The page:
Finally, and this might seem unfair, I seem to recall a Christmas puzzle last year by Mary Lou Guizzo and her collaborator. Who was that again? Oh, right, it was Jeff. Call me crazy, but I've never encountered a reindeer that looked exactly like this.

Jeff and I love to argue crosswords. Now and then, one of us even manages to change the other's mind. It's fun either way.

1
M
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A
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G
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I
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C
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P
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N
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H
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K
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L
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H
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S
© 2018, The New York TimesNo. 1017 ( 25,180 )

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Students & seniors
Across
1. Sorcery : MAGIC
6. Serving of butter, as might go on top of several answers in this puzzle : PAT
9. Welds : JOINS
14. "Let's see what you've got," in poker : ICALL
15. Linguistic ending : ESE
16. Menace in the 1957 film "The Enemy Below" : UBOAT
17. Car company headquartered in Palo Alto, Calif. : TESLA
18. Cancel : NIX
19. 1992 Joe Pesci title role : VINNY
20. Kitchen shortening? : TSP
21. Kind of makeup : PANCAKE
24. Instrument with a notable solo in Springsteen's "Born to Run" : SAX
25. Keeps it together : STAYSSANE
27. Hearing-related : AURAL
28. Christianity, for one : FAITH
30. Swim with the fishes, maybe : SCUBA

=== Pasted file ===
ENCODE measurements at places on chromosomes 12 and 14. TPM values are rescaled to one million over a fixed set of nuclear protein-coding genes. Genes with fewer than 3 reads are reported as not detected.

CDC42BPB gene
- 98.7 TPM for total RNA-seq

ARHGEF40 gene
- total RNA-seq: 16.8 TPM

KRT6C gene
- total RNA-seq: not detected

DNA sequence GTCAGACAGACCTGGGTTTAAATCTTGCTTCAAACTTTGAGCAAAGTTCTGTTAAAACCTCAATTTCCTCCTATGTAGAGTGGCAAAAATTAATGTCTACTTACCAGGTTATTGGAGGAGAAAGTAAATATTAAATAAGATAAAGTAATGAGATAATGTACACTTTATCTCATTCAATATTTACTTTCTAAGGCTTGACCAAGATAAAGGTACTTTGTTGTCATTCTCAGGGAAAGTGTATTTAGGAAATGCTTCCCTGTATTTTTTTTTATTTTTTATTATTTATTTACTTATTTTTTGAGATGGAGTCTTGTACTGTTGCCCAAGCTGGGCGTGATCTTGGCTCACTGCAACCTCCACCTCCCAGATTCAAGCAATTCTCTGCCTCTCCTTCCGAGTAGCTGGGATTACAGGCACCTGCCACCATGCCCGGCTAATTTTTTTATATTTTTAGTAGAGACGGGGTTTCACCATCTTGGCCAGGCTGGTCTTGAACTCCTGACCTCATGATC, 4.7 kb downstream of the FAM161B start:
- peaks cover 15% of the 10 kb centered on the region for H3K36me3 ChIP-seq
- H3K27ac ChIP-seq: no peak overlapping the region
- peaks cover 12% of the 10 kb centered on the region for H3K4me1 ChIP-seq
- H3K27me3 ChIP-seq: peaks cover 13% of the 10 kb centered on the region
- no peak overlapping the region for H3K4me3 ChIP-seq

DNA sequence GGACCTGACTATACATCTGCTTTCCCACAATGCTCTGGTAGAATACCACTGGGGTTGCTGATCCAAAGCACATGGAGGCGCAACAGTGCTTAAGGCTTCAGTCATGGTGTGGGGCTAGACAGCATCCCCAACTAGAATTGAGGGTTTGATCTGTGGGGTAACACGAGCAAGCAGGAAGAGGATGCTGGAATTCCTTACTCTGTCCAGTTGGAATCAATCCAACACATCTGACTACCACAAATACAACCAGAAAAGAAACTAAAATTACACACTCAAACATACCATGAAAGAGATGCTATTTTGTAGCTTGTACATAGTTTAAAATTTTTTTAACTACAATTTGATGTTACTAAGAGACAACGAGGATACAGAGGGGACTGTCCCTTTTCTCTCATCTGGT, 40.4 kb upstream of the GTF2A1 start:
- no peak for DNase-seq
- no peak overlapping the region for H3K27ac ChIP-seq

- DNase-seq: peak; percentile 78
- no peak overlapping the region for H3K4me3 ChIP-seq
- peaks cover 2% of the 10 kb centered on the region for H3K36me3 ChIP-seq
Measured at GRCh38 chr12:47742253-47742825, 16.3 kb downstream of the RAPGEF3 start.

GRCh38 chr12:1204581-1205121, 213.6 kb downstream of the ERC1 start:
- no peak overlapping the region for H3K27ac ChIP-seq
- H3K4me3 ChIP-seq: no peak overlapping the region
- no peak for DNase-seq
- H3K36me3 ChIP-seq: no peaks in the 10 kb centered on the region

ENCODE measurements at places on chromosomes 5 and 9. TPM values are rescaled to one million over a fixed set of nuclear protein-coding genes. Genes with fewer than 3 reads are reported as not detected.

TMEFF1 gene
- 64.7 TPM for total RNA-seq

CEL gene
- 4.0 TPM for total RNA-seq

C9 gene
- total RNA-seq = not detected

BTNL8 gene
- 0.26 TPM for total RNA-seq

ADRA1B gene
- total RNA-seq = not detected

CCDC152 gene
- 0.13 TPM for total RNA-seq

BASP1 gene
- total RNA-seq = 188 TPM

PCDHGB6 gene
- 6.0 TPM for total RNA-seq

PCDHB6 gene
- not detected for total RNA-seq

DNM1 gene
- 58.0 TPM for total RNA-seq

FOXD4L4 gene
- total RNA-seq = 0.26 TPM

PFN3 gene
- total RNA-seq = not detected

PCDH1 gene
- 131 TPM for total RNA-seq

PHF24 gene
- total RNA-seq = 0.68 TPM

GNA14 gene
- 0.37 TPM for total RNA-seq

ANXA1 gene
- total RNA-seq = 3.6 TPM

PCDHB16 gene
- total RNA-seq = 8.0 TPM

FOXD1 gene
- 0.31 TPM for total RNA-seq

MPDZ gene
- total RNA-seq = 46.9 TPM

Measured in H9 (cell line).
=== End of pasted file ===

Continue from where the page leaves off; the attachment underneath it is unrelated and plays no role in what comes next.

32. Internet messaging pioneer : AOL
34. One of 18 French kings : LOUIS
37. Mama lobster : HEN
38. Flatten : PANCAKE
41. Vane dir. : NNE
42. ___ noche (tonight: Sp.) : ESTA
44. Spot for a flowerpot : LEDGE
45. "Love It or List It" channel : HGTV
46. Hospital patron : STJUDE
48. Opposite of paix : GUERRE
50. Siri's digital cousin : ALEXA
51. Carrier to Oslo : SAS
54. Assess, as a dress : TRYON
55. On the ___ (fleeing) : LAM
56. Breakfast food item : PANCAKE
59. Au ___ (how a French dip is served) : JUS
60. Like a superfan : AVID
62. "Later!" : SEEYA
63. Broccoli ___ (leafy vegetable) : RABE
64. 10 bucks, in slang : DIME
65. Totally committed : ALLIN
66. Sch. whose colors are "true blue" and gold : UCLA
67. Info for a graduate : YEAR
68. Item that might go under several answers in this puzzle : PLATE
69. Gets by on, with "out" : EKES
Down
1. Ball catcher : MITT
2. Terrific, in slang : ACES
3. [Horrors!] : GASP
4. "Licensed to ___" (1986 Beastie Boys album) : ILL
5. Nonsense : CLAPTRAP
6. Place that's "beneath the blue suburban skies," in a Beatles song : PENNYLANE
7. Big name in athletic shoes : ASICS
8. Banner with a single star : TEXASFLAG
9. Minor : JUVENILE
10. Tie that binds, in Japan? : OBI
11. Charged particles : IONS
12. "Peter Pan" dog : NANA
13. River in which Achilles was dipped : STYX
22. Designation for the Buffalo Bisons and the Durham Bulls : AAA
23. Snake in "The Jungle Book" : KAA
25. Footlong, for one : SUB
26. W.W. II arena : ETO
27. Syrup brand : AUNTJEMIMA
29. Syrup brand : HUNGRYJACK
30. 1971 Tom Jones hit : SHESALADY
31. "Them's the breaks," genteelly : CESTLAVIE
33. Hoarder's possible condition, briefly : OCD
35. Imperiled : INTROUBLE
36. All the oceans, colloquially : SEVENSEAS
39. With 40-Down, something tapped at a pub : ALE
40. See 39-Down : KEG
43. "La Cage ___ Folles" : AUX
45. Nameless woman : HER
47. Fist-bump : DAP
49. Great Basin people : UTE
51. Fishhook line : SNELL
52. Train from Boston to Washington : ACELA
53. "Don't hold back!" : SAYIT
57. "Stat" : ASAP
58. Title film character based on William Randolph Hearst : KANE
61. ___ Spiegel : DER
63. Regret : RUE

Answer summary: 3 unique to this puzzle, 1 unique to Shortz Era but used previously.